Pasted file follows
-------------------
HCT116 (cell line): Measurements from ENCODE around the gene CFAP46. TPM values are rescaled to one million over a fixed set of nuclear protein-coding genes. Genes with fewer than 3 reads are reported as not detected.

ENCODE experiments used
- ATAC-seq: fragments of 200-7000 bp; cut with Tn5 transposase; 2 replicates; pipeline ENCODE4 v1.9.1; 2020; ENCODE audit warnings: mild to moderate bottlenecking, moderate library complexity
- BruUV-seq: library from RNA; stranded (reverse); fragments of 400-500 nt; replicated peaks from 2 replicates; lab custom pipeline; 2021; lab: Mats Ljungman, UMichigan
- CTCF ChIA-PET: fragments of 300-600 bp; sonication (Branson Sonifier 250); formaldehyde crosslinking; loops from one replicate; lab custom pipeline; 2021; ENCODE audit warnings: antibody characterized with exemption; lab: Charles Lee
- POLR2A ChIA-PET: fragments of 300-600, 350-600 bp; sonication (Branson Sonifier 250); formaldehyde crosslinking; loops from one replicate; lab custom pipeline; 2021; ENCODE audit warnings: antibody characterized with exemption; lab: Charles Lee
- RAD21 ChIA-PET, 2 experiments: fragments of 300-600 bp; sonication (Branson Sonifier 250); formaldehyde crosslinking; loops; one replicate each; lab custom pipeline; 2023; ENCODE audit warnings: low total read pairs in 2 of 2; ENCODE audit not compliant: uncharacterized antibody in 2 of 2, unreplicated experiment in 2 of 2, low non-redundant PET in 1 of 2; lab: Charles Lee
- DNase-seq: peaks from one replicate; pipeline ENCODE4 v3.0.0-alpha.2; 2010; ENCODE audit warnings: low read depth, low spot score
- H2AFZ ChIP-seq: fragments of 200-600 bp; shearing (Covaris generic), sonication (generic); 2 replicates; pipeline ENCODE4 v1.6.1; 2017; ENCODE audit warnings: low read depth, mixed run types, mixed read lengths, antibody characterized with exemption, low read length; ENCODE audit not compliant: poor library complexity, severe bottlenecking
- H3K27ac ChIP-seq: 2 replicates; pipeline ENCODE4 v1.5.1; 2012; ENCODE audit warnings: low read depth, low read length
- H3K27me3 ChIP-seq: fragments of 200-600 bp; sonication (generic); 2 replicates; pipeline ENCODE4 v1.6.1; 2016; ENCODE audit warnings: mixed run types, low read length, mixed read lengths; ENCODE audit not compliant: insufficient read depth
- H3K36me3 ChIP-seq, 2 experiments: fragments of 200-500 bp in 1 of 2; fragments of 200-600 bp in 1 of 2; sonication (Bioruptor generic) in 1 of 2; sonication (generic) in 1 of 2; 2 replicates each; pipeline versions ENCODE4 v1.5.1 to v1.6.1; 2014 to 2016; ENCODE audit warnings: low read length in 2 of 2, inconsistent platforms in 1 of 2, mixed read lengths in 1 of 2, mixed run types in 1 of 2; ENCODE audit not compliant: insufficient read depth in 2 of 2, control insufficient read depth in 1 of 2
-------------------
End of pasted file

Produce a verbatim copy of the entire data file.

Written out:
HCT116 (cell line): Measurements from ENCODE around the gene CFAP46. TPM values are rescaled to one million over a fixed set of nuclear protein-coding genes. Genes with fewer than 3 reads are reported as not detected.

ENCODE experiments used
- ATAC-seq: fragments of 200-7000 bp; cut with Tn5 transposase; 2 replicates; pipeline ENCODE4 v1.9.1; 2020; ENCODE audit warnings: mild to moderate bottlenecking, moderate library complexity
- BruUV-seq: library from RNA; stranded (reverse); fragments of 400-500 nt; replicated peaks from 2 replicates; lab custom pipeline; 2021; lab: Mats Ljungman, UMichigan
- CTCF ChIA-PET: fragments of 300-600 bp; sonication (Branson Sonifier 250); formaldehyde crosslinking; loops from one replicate; lab custom pipeline; 2021; ENCODE audit warnings: antibody characterized with exemption; lab: Charles Lee
- POLR2A ChIA-PET: fragments of 300-600, 350-600 bp; sonication (Branson Sonifier 250); formaldehyde crosslinking; loops from one replicate; lab custom pipeline; 2021; ENCODE audit warnings: antibody characterized with exemption; lab: Charles Lee
- RAD21 ChIA-PET, 2 experiments: fragments of 300-600 bp; sonication (Branson Sonifier 250); formaldehyde crosslinking; loops; one replicate each; lab custom pipeline; 2023; ENCODE audit warnings: low total read pairs in 2 of 2; ENCODE audit not compliant: uncharacterized antibody in 2 of 2, unreplicated experiment in 2 of 2, low non-redundant PET in 1 of 2; lab: Charles Lee
- DNase-seq: peaks from one replicate; pipeline ENCODE4 v3.0.0-alpha.2; 2010; ENCODE audit warnings: low read depth, low spot score
- H2AFZ ChIP-seq: fragments of 200-600 bp; shearing (Covaris generic), sonication (generic); 2 replicates; pipeline ENCODE4 v1.6.1; 2017; ENCODE audit warnings: low read depth, mixed run types, mixed read lengths, antibody characterized with exemption, low read length; ENCODE audit not compliant: poor library complexity, severe bottlenecking
- H3K27ac ChIP-seq: 2 replicates; pipeline ENCODE4 v1.5.1; 2012; ENCODE audit warnings: low read depth, low read length
- H3K27me3 ChIP-seq: fragments of 200-600 bp; sonication (generic); 2 replicates; pipeline ENCODE4 v1.6.1; 2016; ENCODE audit warnings: mixed run types, low read length, mixed read lengths; ENCODE audit not compliant: insufficient read depth
- H3K36me3 ChIP-seq, 2 experiments: fragments of 200-500 bp in 1 of 2; fragments of 200-600 bp in 1 of 2; sonication (Bioruptor generic) in 1 of 2; sonication (generic) in 1 of 2; 2 replicates each; pipeline versions ENCODE4 v1.5.1 to v1.6.1; 2014 to 2016; ENCODE audit warnings: low read length in 2 of 2, inconsistent platforms in 1 of 2, mixed read lengths in 1 of 2, mixed run types in 1 of 2; ENCODE audit not compliant: insufficient read depth in 2 of 2, control insufficient read depth in 1 of 2